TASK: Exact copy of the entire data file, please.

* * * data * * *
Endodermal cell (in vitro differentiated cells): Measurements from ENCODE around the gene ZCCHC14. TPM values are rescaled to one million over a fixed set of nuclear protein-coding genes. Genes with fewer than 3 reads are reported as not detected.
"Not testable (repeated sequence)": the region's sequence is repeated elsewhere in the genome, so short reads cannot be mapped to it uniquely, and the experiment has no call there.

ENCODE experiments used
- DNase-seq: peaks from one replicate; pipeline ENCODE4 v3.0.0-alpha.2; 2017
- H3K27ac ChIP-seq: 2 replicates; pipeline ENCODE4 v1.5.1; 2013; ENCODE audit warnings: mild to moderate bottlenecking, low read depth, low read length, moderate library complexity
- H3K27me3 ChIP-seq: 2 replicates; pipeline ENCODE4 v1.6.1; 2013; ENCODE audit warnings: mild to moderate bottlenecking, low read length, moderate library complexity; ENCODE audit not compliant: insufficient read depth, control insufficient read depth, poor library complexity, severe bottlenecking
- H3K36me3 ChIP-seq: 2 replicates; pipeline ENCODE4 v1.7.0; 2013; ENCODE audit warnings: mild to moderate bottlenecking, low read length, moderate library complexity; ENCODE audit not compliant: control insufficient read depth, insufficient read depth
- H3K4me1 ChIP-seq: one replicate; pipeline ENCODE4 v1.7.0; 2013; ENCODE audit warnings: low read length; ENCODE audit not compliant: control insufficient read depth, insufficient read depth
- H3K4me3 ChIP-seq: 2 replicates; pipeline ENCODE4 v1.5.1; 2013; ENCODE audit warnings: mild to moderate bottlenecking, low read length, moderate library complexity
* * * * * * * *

Endodermal cell (in vitro differentiated cells): Measurements from ENCODE around the gene ZCCHC14. TPM values are rescaled to one million over a fixed set of nuclear protein-coding genes. Genes with fewer than 3 reads are reported as not detected.
"Not testable (repeated sequence)": the region's sequence is repeated elsewhere in the genome, so short reads cannot be mapped to it uniquely, and the experiment has no call there.

ENCODE experiments used
- DNase-seq: peaks from one replicate; pipeline ENCODE4 v3.0.0-alpha.2; 2017
- H3K27ac ChIP-seq: 2 replicates; pipeline ENCODE4 v1.5.1; 2013; ENCODE audit warnings: mild to moderate bottlenecking, low read depth, low read length, moderate library complexity
- H3K27me3 ChIP-seq: 2 replicates; pipeline ENCODE4 v1.6.1; 2013; ENCODE audit warnings: mild to moderate bottlenecking, low read length, moderate library complexity; ENCODE audit not compliant: insufficient read depth, control insufficient read depth, poor library complexity, severe bottlenecking
- H3K36me3 ChIP-seq: 2 replicates; pipeline ENCODE4 v1.7.0; 2013; ENCODE audit warnings: mild to moderate bottlenecking, low read length, moderate library complexity; ENCODE audit not compliant: control insufficient read depth, insufficient read depth
- H3K4me1 ChIP-seq: one replicate; pipeline ENCODE4 v1.7.0; 2013; ENCODE audit warnings: low read length; ENCODE audit not compliant: control insufficient read depth, insufficient read depth
- H3K4me3 ChIP-seq: 2 replicates; pipeline ENCODE4 v1.5.1; 2013; ENCODE audit warnings: mild to moderate bottlenecking, low read length, moderate library complexity